Spotlighting special animals at Best Friends Animal Sanctuary

Story highlighting special animals at the Sanctuary, including a dog, cats, red-eared slider turtles, horses, rabbits and a Major Mitchell's cockatoo.
By Christelle L. Del Prete

Miracles big and small happen every day at the Sanctuary, and Thanksgiving is the perfect time to reflect on them. As the holiday season approaches, caregivers from across the Sanctuary talk about some of the animals in their care, and the various ways those animals show they’re happy to be living the good life.

Maxine: Cat World

Maxine came to the Sanctuary after life in a home. She had a hard time adjusting at first and even stopped eating and came dangerously close to requiring a feeding tube. But Cat World staff and volunteers rallied around her, tempting her with scrumptious kitty treats and giving her as much attention as she wanted. Maxine realized that even though she lost her home, she’s still loved and finally began to eat. Now she’s happy again and full of affection for those who helped her. – Charlene Smith, caregiver

Cassidy the catCassidy: Cat World

Sweet little Cassidy came to the Sanctuary from Los Angeles where she'd been in a shelter with little chance of being adopted because she had a painful swelling in her ear, and feline leukemia (FeLV), a virus that weakens her immune system. The Best Friends veterinary team removed her damaged ear. Today despite all she’s been through, she’s still extra sweet to everyone she meets. – Amy Kohlbecker, caregiver

Sparkles: Dogtown

Originally a stray, Sparkles came to the Sanctuary from a group in New Mexico. Although she’s full of life and not yet two years old, Sparkles has a serious heart condition. But this sweet, loving girl has received wonderful news just in time for the holidays. She was approved for heart surgery that will give her a chance at a normal life. In the meantime, she’s not letting worry get to her because she’s too busy being her happy, sparkly self. – Jennifer Doolittle, team leader, and Meghann Burke, caregiver

Red-eared sliders: Wild Friends

Two red-eared slider turtles are recuperating at the Sanctuary after someone shipped them across the country via two-day mail. Although the turtles survived their harrowing journey, they suffered from dehydration, vitamin deficiencies and parasites. Now on the mend and getting the care they need, they no longer try to get away from people approaching them. They’re becoming healthier and more social by the day. – Carmen Smith, manager, and Stefanie Rolston, caregiver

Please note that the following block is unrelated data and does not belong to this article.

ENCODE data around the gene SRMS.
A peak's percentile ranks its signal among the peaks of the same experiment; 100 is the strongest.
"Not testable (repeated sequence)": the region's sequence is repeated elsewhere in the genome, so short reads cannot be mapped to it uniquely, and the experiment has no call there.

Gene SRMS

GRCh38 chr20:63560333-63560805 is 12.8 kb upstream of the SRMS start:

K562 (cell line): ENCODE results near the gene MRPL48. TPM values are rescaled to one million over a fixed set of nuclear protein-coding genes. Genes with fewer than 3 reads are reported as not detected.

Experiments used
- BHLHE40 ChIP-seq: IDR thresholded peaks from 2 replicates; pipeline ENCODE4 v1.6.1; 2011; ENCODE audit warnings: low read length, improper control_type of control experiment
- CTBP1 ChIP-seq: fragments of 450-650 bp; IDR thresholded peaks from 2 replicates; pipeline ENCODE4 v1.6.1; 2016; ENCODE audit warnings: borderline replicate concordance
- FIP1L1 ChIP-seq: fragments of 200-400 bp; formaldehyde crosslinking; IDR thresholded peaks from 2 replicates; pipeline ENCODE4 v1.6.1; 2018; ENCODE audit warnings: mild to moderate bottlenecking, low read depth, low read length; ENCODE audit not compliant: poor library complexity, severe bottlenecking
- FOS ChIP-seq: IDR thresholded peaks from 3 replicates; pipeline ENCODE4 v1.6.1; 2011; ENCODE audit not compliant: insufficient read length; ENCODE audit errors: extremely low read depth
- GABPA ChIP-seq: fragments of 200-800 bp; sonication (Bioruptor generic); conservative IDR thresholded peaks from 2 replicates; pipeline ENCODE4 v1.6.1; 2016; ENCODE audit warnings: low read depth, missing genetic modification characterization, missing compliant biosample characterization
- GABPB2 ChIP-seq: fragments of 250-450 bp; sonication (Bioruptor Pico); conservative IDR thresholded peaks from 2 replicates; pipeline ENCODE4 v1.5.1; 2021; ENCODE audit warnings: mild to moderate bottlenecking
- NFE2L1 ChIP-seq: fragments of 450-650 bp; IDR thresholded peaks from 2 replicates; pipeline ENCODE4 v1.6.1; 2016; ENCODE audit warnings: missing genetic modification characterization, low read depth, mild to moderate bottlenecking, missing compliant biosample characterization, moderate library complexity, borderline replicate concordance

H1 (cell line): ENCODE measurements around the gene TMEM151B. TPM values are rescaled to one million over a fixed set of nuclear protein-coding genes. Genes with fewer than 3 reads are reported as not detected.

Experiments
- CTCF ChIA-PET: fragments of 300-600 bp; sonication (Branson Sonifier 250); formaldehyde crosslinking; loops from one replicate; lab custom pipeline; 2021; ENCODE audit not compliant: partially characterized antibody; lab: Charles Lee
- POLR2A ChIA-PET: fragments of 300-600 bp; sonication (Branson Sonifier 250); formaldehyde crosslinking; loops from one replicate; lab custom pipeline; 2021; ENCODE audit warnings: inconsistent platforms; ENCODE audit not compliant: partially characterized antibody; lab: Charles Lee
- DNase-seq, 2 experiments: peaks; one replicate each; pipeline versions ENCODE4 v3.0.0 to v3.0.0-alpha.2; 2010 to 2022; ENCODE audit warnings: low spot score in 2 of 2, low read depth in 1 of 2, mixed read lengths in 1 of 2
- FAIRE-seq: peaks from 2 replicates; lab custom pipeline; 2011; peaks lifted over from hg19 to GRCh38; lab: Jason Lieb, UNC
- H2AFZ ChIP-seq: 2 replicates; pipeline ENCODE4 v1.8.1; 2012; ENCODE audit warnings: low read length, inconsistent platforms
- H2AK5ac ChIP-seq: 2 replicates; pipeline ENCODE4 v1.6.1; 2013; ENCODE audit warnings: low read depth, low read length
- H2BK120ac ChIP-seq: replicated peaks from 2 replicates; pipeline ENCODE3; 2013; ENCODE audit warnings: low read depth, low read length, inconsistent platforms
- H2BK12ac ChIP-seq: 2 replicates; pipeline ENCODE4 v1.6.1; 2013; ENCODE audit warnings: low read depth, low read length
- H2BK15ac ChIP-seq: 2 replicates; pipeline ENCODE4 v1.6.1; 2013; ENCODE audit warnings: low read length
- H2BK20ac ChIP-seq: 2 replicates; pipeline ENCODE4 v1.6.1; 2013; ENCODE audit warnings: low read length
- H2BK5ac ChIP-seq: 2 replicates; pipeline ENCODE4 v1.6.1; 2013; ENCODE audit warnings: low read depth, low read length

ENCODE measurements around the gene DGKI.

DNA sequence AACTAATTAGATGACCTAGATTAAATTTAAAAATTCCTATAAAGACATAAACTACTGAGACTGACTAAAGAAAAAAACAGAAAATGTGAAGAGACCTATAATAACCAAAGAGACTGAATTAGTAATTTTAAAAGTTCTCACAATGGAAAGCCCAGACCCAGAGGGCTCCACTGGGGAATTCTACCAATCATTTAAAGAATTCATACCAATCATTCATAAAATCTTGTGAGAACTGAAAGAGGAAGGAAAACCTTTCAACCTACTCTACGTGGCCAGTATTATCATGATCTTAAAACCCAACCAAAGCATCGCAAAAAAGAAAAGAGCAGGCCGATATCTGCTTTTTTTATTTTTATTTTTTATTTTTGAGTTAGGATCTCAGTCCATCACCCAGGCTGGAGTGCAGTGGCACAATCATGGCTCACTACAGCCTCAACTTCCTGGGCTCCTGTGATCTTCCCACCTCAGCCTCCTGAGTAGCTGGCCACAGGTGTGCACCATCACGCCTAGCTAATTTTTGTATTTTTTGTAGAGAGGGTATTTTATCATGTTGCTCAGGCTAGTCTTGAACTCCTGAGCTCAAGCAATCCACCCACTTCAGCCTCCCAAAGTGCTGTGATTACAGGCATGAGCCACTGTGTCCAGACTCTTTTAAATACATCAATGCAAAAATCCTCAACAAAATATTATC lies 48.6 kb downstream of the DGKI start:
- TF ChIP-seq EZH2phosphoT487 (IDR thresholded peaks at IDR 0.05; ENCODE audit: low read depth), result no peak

Villa and Willy Wonka: Horse Haven

This friendly horse and goat pair were in danger of starving to death, because their person could no longer afford to feed them. Now at the Sanctuary, they’re being brought back to health — together. They are always happy to see people, whether or not it’s dinner time. Villa nickers in excitement whenever she sees someone, and Willy has become an official goat barn greeter. – Sharlee Mayer, administrative assistant

Sparkles the dogCurly and Sage: The Bunny House

Rabbits Curly and Sage are grateful they’ll have each other this holiday season. Both bunnies were part of bonded pairs but lost their mates earlier this year. Though it can take a while for bunnies to bond with each other (and some never will), Curly and Sage hit it off almost instantly. Now both bunnies are hopping around happily, never leaving one another’s side. – Michele Page, caregiver

Wild Bill: Parrot Garden

Wild Bill, a rare and beautiful Major Mitchell’s cockatoo, was caught in the wild and forced to be a captive breeding bird for many years. He’d rather be flying free in Australia, his native land. But, since Wild Bill has been in captivity for decades (he’s 45 years old), he wouldn’t survive on his own. So caregivers are working hard to gain his trust while giving him the space he needs to be who he is. He may not be a “free bird,” but he’s landed in the very best place he can possibly be. – Jacque Johnson, manager

Though these animals came from different situations and have different needs, they are all enjoying greater health, happiness, and second chances at the Sanctuary. And that’s a lot to be thankful for.

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Photos by Best Friends staff